We’ve done a lot of hiking over the past week, exploring the area in the hills and mountains around us. From the main road, there are lots of small gravel roads leading back into the desert that are used mainly by off-road vehicles and hikers. Many are marked with BLM signs with road numbers so you can report your position if you run into any trouble. We usually hike about 30 minutes in and then 30 minutes out, which gives us a good workout since a lot of the route involves uphill climbing. We’ve encountered rabbits, ground squirrels, lizards, one snake (non-venomous), and lots of different bird species. Yesterday, we suddenly found ourselves right next to a swarm of bees in a creosote bush–not sure how we got out without getting stung, but that was much more intense than our encounter with the snake!

I’ve done one geocache hunt since we’ve been here, and it was a fun one. It was located about 1.3 miles from our camp, as the crow flies, so about 1.5 miles on foot by the road. I found the cache in a palo verde tree, in a metal yard-art sculpture of a vulture. On the back of the vulture was a metal box containing the log and a bag of tokens that geocachers swap. I left one of my mini-dominoes and took a little plastic frog.

Geocache on Vulture Mine Road is a sculpture of a vulture. How appropriate!

We haven’t spent a whole lot of time in Wickenburg yet. The day after we arrived here, we drove in to McDonald’s to meet some of our friends from Phoenix who were passing through on their way to Las Vegas–that was fun! We’ve been to the grocery store (Safeway) a couple of times, to the laundromat, the post office, and a local Mexican restaurant called Lydia’s La Canasta for lunch. All these places are located right next to each other so there was no exploration involved. We do plan to spend a day checking out Wickenburg this week to see more of the historic sites and possibly the museum.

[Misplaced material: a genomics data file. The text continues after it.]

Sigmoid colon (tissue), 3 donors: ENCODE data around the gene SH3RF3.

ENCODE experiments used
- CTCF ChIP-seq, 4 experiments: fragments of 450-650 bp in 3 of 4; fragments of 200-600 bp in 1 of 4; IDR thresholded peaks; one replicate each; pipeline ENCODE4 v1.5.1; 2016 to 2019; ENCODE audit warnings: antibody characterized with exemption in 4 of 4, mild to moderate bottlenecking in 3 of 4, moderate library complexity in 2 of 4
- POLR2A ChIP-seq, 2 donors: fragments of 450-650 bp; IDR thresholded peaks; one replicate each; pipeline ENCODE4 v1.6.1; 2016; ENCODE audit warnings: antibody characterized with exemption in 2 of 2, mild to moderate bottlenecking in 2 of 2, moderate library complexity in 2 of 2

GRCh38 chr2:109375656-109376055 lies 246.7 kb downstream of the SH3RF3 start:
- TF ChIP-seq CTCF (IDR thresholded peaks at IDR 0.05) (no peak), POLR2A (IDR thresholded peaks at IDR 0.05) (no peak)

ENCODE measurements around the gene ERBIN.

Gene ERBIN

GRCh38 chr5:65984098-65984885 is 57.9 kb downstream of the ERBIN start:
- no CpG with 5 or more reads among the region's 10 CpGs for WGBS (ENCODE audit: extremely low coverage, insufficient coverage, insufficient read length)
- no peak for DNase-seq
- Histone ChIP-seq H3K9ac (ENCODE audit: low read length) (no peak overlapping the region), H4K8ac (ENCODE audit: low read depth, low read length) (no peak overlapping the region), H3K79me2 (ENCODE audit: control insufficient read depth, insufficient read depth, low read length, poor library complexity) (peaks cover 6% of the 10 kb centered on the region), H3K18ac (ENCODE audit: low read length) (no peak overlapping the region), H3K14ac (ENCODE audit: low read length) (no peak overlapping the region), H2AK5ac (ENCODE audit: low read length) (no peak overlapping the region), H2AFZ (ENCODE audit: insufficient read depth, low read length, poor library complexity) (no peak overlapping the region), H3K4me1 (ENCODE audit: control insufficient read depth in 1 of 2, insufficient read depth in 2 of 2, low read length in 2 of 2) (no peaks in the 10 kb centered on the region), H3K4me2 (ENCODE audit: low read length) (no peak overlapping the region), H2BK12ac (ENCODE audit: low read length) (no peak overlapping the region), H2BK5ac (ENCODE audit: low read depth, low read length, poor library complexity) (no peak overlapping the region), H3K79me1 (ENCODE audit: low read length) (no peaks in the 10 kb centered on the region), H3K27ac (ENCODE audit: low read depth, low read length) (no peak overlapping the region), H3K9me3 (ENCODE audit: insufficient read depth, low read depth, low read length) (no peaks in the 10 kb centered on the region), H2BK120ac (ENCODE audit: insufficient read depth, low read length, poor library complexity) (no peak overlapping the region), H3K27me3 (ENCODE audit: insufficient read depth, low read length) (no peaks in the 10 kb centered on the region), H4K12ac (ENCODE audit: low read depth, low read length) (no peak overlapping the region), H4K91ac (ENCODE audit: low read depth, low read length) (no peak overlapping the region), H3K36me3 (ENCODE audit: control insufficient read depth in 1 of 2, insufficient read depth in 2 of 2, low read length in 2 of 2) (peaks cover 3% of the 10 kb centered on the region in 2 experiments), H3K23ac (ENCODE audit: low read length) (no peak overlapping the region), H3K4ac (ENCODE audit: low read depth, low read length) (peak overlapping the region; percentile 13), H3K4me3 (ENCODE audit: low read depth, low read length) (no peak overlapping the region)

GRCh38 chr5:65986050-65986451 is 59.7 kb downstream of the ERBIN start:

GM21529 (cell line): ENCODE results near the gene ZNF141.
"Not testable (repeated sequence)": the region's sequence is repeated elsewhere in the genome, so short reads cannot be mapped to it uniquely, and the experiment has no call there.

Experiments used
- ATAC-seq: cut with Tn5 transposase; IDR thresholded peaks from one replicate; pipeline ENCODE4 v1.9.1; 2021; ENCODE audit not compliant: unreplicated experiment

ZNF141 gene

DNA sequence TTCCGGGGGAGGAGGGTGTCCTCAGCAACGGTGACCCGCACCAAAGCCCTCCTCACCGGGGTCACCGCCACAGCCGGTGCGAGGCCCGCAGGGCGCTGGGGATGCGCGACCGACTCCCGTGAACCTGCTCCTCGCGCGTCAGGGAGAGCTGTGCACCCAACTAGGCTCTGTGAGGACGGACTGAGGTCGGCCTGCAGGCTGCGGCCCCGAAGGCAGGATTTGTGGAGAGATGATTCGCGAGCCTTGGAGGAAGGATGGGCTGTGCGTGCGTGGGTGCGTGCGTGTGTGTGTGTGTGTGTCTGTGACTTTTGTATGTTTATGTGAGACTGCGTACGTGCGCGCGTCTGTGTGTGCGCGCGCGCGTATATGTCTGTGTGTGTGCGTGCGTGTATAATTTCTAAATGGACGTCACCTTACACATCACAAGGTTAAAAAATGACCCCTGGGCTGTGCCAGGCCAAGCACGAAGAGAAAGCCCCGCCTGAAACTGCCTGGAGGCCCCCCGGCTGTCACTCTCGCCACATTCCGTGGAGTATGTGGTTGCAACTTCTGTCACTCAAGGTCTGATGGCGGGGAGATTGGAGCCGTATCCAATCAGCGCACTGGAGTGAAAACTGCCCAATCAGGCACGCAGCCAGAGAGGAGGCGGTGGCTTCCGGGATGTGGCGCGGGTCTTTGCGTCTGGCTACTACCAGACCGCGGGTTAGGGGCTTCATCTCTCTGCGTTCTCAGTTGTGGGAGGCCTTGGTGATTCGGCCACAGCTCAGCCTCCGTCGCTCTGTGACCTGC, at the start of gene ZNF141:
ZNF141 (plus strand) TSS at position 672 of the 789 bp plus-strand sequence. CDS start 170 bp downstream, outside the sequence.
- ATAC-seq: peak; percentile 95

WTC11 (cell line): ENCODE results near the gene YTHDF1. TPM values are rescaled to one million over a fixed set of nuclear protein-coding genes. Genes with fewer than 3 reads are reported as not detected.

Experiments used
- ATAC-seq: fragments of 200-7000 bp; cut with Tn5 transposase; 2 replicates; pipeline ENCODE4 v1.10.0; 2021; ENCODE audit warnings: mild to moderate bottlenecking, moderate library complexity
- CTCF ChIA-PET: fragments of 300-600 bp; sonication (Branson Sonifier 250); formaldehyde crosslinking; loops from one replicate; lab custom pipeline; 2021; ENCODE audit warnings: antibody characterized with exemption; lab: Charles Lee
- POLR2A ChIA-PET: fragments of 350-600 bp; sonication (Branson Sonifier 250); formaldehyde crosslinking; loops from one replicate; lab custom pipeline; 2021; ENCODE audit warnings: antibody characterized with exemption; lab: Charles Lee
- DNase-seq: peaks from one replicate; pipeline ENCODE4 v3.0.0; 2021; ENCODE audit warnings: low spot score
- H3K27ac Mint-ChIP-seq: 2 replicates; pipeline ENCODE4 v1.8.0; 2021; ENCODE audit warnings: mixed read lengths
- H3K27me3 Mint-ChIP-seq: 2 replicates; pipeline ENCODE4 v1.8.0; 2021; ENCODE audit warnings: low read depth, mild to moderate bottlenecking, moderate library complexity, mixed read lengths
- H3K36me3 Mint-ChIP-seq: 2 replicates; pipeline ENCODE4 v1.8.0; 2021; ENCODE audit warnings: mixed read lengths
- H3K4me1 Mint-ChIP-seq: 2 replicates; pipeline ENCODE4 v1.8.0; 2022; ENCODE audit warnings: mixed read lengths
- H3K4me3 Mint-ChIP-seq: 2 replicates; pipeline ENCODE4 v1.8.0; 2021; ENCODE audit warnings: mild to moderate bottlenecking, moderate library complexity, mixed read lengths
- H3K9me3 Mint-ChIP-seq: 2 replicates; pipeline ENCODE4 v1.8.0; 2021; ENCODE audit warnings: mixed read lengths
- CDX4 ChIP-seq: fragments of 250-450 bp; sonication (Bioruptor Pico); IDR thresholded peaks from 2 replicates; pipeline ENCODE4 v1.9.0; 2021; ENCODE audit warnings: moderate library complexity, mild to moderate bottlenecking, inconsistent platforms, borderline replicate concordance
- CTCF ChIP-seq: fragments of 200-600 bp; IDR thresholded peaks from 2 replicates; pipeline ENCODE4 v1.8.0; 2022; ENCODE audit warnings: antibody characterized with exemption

On Saturday we visited Vulture City, which is the site of the old original Vulture Mine community. According to one of the plaques at the site,

In 1863 Austrian Henry Wickenburg discovered gold, legend has it, while retrieving a vulture he had shot. The Vulture Mine went on to become one of Arizona’s richest gold mines and sparked the development of Arizona and the city of Phoenix. In the 1880’s and 1890’s, Vulture City’s population grew to almost 5000 people and featured a large stone assay office, miners’ dormitories, houses for company officials, a mess hall, a school, a post office, and an 80-stamp mill. It is estimated that the Vulture Mine produced more than 200 million dollars worth of gold and silver. The exact amount is unknown due to theft or “highgrading” for which some 18 men were hanged.

The mine was closed in 1942 during WWII by executive order from President Roosevelt, as being non-essential to the war effort. However, it was re-opened in 2014 and is currently back in production, in a much more modern mining effort that is, of course, closed to the public.

Inside the small museum in Vulture City, called Vulture’s Roost

But many of the original buildings are still there and available for tours. This area was purchased by an English developer who has invested about $2 million so far into restoring the old buildings which had fallen into disrepair. You can see Henry Wickenburg’s little house, the Assay Office, the bunkhouse, kitchen, dining hall, vault, post office, a gas station, and of course, the brothel. There’s even the hanging tree where 18 men were hanged for various offenses. There’s also a small museum with various photographs and artifacts from the site.

Vulture City, site of the old Vulture Mine, is being restored and is open for tours.

They charge $15 for the self-guided tour, which I think is a little steep for what you get to see, but it is an interesting way to spend an hour or two, if only to chat with Gary and Joyce, the couple who manage the site. They are actually miners themselves and own a small copper mine not far from here, which they work by hand. Joyce makes jewelry from the copper and stones that they retrieve from their mine. We love meeting people who have stories to tell, like Gary and Joyce!

So, what’s next?